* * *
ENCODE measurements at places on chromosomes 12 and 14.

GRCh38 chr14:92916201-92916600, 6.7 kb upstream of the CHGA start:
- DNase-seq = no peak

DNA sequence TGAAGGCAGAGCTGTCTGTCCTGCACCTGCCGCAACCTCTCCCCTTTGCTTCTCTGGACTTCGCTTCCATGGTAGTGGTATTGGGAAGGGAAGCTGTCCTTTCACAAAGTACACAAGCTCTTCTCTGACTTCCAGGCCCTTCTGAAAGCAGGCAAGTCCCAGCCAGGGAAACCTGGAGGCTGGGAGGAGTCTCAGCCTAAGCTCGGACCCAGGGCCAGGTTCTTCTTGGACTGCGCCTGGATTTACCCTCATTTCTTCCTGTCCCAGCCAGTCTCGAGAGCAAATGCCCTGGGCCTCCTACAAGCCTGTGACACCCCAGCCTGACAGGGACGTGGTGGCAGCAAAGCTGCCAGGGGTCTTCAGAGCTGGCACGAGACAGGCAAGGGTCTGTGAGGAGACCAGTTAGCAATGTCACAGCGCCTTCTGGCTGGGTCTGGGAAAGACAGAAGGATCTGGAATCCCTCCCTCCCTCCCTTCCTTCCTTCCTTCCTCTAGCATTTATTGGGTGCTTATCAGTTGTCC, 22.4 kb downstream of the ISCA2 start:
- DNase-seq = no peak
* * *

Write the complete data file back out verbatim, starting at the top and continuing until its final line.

ENCODE measurements at places on chromosomes 12 and 14.

GRCh38 chr14:92916201-92916600, 6.7 kb upstream of the CHGA start:
- DNase-seq = no peak

DNA sequence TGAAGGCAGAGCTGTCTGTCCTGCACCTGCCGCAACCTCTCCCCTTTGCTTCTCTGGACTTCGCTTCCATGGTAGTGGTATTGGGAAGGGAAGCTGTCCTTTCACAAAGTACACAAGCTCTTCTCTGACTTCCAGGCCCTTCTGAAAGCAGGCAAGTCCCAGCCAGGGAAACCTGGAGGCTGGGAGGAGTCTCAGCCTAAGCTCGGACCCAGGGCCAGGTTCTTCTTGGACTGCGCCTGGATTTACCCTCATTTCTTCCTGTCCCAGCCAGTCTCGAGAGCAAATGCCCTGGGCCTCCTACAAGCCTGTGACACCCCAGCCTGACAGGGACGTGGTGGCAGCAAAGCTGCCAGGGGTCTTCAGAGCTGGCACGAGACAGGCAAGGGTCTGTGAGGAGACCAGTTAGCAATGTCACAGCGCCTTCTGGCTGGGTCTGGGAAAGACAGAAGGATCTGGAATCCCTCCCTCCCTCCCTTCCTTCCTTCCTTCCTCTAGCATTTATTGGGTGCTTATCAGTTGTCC, 22.4 kb downstream of the ISCA2 start:
- DNase-seq = no peak